Private Enterprise Under the Umbrella of Empire (Conclusion)
Patrick Harris -For part 1, please look here
Throughout the 18th century, the British East India company continued its expansion into the Indian Subcontinent. Following the Anglo - Maratha Wars and the dissolution of the Maratha empire, the company would come into conflict with Mysore and the Tippu Sultan. Mysore was allied to France, the other major European power attempting to gain influence in India. The Tippu's forces were officered and trained by the French under European lines, and were a force be reckoned with. There were several Anglo - Mysore wars, ending with the Siege of Seringapatam in 1799, which features prominently in Sharpe's Tiger by Bernard Cornwell.
The Company was quickly becoming a country unto itself. It ruled most of India, either directly or through client states, and had very little oversight. It created massive armies, comprised of loaned regiments from the British Army and Indian Sepoys. Originally, these armies were mostly lower caste Hindus, but later they would evolve to be higher caste and Muslim outfits. Indians could become officers, but an Indian officer was always subordinate to a British officer, no matter the experience. By 1857, there were over 280,000 troops in the service of the East India Company. In broad strokes, the company was aligned with British foreign policy, and often assisted in the goals of empire.
The company would also become noted for it's numerous atrocities and portrayal of the Indian's as the aggressor. For instance, the Battle of Plassey was immediately preceded by an attack by the Nabob of Bengal on Calcutta, in which 146 Englishmen were captured. They were placed in a twenty foot square room, and by the next morning, only 23 men emerged from the "Black Hole of Calcutta". This act became an immediate justification for the continued British subjugation of India, and would serve as Robert Clive's motivation in his following wars. The only problem being that this probably did not happen in this way. It was reported by a single witness, John Holwell, whose reliability is in doubt. It is therefore highly likely that the number of prisoners and the number of deaths is highly inflated, if not entirely false. I have no doubt that this act was exaggerated to become a means of inflaming British public opinion toward a policy of unchecked imperialism. The company would also become heavily involved in the opium trade, and the terror it unleashed on China.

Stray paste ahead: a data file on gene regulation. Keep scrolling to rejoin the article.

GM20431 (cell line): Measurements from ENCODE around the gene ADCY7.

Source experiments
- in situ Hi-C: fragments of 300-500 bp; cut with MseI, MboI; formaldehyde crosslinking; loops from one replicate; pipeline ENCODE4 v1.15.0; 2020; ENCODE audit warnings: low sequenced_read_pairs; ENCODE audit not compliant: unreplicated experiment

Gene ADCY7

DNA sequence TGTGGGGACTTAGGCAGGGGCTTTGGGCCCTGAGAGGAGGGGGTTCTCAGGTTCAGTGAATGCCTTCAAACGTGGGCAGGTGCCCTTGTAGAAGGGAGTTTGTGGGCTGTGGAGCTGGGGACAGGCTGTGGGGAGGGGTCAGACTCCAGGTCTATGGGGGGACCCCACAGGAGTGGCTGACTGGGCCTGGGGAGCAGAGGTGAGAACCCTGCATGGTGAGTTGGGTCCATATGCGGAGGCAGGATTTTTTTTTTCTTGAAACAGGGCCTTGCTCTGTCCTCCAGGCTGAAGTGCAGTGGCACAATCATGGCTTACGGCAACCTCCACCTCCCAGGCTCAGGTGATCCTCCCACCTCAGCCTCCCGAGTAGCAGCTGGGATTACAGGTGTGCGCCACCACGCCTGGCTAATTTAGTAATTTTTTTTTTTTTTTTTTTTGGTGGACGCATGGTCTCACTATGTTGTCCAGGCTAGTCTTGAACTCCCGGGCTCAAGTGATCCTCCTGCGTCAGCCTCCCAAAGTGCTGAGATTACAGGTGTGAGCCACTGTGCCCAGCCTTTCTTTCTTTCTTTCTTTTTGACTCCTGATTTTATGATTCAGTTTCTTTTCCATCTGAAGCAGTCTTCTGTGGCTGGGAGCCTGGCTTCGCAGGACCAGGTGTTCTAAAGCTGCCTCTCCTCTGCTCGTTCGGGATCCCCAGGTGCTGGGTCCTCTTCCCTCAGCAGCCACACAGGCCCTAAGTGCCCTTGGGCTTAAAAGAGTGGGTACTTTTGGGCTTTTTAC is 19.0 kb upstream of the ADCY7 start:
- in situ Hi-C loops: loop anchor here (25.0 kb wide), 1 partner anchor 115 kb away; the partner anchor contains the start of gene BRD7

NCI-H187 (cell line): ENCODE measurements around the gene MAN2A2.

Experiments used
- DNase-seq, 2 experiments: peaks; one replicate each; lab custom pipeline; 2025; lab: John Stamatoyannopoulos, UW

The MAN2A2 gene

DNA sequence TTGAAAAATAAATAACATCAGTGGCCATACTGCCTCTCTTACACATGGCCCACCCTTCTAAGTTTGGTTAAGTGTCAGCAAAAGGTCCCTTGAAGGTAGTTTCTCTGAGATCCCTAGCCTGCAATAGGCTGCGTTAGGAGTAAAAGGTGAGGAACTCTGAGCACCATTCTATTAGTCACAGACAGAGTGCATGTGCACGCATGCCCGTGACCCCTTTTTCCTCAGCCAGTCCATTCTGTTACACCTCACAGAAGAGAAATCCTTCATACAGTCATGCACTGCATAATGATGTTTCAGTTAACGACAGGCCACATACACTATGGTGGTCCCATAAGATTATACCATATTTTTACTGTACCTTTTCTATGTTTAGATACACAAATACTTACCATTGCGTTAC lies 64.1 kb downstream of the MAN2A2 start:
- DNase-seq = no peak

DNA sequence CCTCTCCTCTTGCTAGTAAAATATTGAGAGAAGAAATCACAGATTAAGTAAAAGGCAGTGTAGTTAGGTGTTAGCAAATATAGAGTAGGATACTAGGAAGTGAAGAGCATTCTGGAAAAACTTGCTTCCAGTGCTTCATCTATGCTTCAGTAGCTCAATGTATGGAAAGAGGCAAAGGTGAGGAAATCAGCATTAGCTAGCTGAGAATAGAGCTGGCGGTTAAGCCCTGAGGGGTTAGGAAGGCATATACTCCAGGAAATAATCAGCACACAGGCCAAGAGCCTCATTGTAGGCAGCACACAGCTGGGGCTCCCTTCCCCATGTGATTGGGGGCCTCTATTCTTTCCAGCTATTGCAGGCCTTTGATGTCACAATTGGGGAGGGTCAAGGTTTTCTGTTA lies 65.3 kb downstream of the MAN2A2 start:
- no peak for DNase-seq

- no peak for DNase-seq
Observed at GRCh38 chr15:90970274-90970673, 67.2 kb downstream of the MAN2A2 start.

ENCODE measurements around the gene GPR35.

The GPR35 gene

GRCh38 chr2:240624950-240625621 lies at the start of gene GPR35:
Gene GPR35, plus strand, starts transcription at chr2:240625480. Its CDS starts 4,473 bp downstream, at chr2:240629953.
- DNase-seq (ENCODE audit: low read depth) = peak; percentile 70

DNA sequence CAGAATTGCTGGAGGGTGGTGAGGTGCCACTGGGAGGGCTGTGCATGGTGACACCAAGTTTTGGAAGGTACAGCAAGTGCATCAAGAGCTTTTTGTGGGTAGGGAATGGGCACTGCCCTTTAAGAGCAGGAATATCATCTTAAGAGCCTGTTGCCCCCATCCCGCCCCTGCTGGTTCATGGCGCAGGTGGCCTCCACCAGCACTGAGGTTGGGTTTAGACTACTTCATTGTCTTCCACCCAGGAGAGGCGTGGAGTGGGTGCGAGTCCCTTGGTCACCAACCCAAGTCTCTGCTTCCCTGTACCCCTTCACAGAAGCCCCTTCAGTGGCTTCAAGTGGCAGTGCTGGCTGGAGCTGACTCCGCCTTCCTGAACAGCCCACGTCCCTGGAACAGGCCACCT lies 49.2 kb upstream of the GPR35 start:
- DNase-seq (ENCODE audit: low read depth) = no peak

Eventually the company overstepped itself, as all things do. The company was aggressively expanding, but it was also implementing the even more sickening arm of Imperialism, assimilation. British society, the Protestant religion and Western customs were being forcibly pushed down the throats of the Indian masses, especially the Sepoys in British service. Despite some progress in the area of recognizing the Indian faiths, the British were still causing problems when they tried to deal with some aspects of Indian culture, specifically the caste system.
The expansion of British India was also causing resentment among the Sepoys. Previously, they had served mostly garrison duty in their home region. Now they were marched off to war in far off and culturally disparate places, such as Burma and Afghanistan. The Sepoys were also unhappy with being led by European officers. The Indian promotions were based on merit, but as said previously, they were subordinate to all Europeans. Indians would often only become officers very late in their career, too late to be of much use.
All of these events were contributing factors to the straw that broke the camels back, as it were. The Company had begun issuing greased cartridges for a new rifle, and they were rumoured to be coated in beef tallow (offensive to Hindus) or pig fat (offensive to Muslims). This enraged the Sepoys and would serve as the catalyst to several acts of defiance, which would eventually lead to the Sepoy Rebellion of 1857, but that's a story for another time, though I will mention the disproportionate response of the British, including the killing of over 100,000 Indians in revenge, mostly civilians.
Following the rebellion, the Company's policies were viewed as a major contributor to the events that occurred. It was nationalised in 1858 with the Government of India Act, striped of its lands, armies and assets. It would remain in charge of the tea trade until 1873, when it was formally dissolved.
The East India Company was a power unrivalled in history. It was both a private enterprise and an instrument of Empire. It conquered and killed much, all for a profit. It accomplished much, but at great and almost irrevocable cost to the people of India. Its actions still have consequences today, in the conflict between India and Pakistan, and in the vast social inequality that will plague the subcontinent for some time to come.